Some days it is challenging to read the newspaper around here …
… but I usually prevail after scooping up FitzRoy and depositing him in another room. Those of you with more recalcitrant cats can catch up with the good stuff online. For instance, last week, the Wall Street Journal ran an interesting series called “The Lobotomy Files,” about how the U.S. government lobotomized about 2,000 mentally ill veterans — and possibly more — during and after World War II.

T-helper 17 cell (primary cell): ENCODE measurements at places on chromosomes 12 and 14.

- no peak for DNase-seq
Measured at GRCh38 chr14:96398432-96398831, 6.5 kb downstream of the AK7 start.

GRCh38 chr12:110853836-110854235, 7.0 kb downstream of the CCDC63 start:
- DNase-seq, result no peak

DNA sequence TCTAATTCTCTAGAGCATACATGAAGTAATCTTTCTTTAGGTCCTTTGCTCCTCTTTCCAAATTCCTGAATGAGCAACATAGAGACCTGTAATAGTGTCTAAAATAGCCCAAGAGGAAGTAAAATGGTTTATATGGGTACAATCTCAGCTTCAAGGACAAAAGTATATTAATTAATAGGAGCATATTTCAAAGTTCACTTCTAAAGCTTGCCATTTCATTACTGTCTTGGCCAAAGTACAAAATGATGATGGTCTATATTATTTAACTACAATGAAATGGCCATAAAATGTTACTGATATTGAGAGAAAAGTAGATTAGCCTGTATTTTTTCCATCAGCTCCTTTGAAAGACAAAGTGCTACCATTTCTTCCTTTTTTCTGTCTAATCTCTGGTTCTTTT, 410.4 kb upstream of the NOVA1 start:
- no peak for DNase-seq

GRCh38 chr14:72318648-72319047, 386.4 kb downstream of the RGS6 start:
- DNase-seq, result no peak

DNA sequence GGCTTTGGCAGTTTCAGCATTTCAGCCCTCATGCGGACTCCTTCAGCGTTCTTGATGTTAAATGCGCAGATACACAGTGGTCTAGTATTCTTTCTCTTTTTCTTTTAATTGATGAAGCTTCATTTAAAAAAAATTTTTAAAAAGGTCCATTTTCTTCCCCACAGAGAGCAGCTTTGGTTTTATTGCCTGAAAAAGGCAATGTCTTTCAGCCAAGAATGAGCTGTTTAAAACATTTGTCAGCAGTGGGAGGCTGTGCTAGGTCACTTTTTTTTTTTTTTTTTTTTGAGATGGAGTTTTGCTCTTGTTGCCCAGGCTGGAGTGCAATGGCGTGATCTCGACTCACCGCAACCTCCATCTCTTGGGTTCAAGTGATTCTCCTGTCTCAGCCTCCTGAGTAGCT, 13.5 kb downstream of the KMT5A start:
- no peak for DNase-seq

And, while I generally prefer my newspaper on paper, I read the New York Times “Invisible Child” series on a 12-year-old homeless girl named Dasani entirely online where all five parts were posted simultaneously instead of day-by-day. Reporter Andrea Elliott and photographer Ruth Fremson spent 15 months with Dasani and her family in an immersive way that reminded me of a short-term version of one of my favorite journalistic nonfiction books: Random Family by Adrian Nicole LeBlanc, which took its author more than 10 years to research and write. I was captivated by Dasani’s charisma and how she attempted to cope with her surroundings, though the Times’s emphasis on the contrasts between the conditions of Dasani’s life and the Fort Greene, Brooklyn, neighborhood’s gentrification seemed a bit much to me. I agree with Harold Pollack in the Washington Post that gentrification, while colorful, isn’t causative. As Pollack — the Helen Ross professor at the School of Social Service Administration and co-director of the Crime Lab at the University of Chicago — points out, “Homeless kids in Detroit or East Saint Louis, Ill., are spared the indignities of gentrification. It’s not clear they are any better off for that.” The real-life protagonists of Random Family didn’t live near any wine stores selling $740 bottles of Chardonnay or donuts shops selling flavors like blood orange and hibiscus, and the absence of those retail experiences didn’t do anything to alleviate the generations of sexual abuse and drug use that helped keep LeBlanc’s subjects trapped in a cycle of poverty.